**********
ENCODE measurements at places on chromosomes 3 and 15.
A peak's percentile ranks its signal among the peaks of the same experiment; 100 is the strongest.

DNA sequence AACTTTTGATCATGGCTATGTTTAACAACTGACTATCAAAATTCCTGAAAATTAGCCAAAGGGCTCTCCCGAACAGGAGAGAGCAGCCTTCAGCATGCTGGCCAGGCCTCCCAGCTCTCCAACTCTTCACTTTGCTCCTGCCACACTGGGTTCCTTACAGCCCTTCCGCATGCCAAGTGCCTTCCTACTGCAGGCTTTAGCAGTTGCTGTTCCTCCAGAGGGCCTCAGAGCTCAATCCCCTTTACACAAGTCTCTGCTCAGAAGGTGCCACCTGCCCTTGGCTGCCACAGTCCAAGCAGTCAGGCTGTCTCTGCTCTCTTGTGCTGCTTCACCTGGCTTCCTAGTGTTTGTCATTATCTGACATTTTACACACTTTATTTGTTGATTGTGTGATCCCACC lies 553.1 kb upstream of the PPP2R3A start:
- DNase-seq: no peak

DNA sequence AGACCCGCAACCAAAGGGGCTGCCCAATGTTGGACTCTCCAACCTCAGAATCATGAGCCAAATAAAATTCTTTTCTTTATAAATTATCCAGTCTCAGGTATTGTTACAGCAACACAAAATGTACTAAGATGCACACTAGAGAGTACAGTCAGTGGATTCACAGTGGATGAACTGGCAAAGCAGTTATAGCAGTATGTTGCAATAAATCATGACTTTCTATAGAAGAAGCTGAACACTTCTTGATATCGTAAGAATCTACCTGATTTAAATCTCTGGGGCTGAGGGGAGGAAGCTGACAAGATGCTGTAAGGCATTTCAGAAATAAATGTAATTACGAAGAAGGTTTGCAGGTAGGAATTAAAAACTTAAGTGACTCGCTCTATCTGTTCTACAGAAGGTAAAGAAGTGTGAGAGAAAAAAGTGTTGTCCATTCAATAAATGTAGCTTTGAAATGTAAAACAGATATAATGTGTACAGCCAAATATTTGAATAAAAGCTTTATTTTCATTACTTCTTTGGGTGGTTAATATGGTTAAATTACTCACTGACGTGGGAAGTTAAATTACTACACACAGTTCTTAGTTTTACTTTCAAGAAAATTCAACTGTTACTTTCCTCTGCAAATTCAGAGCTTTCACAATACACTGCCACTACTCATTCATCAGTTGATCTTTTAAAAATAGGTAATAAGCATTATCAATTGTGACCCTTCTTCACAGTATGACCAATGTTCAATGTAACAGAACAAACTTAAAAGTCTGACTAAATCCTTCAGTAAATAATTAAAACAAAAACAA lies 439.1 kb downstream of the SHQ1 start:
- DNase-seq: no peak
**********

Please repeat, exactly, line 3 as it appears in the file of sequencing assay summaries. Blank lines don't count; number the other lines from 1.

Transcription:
DNA sequence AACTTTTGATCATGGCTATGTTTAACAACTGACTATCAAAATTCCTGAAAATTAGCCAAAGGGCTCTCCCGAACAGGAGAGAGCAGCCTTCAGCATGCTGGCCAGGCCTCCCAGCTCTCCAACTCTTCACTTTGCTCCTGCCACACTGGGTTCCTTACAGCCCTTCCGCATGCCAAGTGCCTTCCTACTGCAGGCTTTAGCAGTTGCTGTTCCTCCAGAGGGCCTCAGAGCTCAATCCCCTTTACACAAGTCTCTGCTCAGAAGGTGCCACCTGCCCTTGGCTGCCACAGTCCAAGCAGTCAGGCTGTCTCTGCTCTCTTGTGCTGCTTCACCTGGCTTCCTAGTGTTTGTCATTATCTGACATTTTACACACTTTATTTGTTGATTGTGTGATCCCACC lies 553.1 kb upstream of the PPP2R3A start: